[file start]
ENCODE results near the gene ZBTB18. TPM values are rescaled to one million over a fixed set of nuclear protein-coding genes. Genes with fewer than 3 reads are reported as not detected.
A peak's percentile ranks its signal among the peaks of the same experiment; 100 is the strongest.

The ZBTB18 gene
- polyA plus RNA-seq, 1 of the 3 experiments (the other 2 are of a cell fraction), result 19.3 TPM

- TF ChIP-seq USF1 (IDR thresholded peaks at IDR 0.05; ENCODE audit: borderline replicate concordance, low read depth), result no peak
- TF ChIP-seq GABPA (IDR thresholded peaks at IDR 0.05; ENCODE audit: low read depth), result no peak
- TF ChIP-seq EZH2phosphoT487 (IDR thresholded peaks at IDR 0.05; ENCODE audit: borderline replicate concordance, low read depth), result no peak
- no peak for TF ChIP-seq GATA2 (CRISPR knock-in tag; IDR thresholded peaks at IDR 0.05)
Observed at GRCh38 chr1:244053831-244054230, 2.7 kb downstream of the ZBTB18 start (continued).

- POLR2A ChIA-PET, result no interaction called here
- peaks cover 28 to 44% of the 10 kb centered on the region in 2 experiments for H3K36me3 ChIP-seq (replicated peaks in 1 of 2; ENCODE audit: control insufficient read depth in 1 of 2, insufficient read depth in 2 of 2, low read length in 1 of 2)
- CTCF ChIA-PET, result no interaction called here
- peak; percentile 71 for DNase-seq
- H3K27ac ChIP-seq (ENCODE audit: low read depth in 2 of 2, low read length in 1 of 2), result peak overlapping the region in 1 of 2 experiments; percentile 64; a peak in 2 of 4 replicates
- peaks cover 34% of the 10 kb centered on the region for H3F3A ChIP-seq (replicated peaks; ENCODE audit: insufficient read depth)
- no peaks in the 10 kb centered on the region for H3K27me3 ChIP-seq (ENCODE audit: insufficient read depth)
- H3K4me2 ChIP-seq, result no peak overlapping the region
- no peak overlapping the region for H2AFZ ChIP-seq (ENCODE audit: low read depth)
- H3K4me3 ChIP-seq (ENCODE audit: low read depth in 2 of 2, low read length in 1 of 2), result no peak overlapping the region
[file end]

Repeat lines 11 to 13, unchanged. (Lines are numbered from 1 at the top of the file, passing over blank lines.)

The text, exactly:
- peaks cover 28 to 44% of the 10 kb centered on the region in 2 experiments for H3K36me3 ChIP-seq (replicated peaks in 1 of 2; ENCODE audit: control insufficient read depth in 1 of 2, insufficient read depth in 2 of 2, low read length in 1 of 2)
- CTCF ChIA-PET, result no interaction called here
- peak; percentile 71 for DNase-seq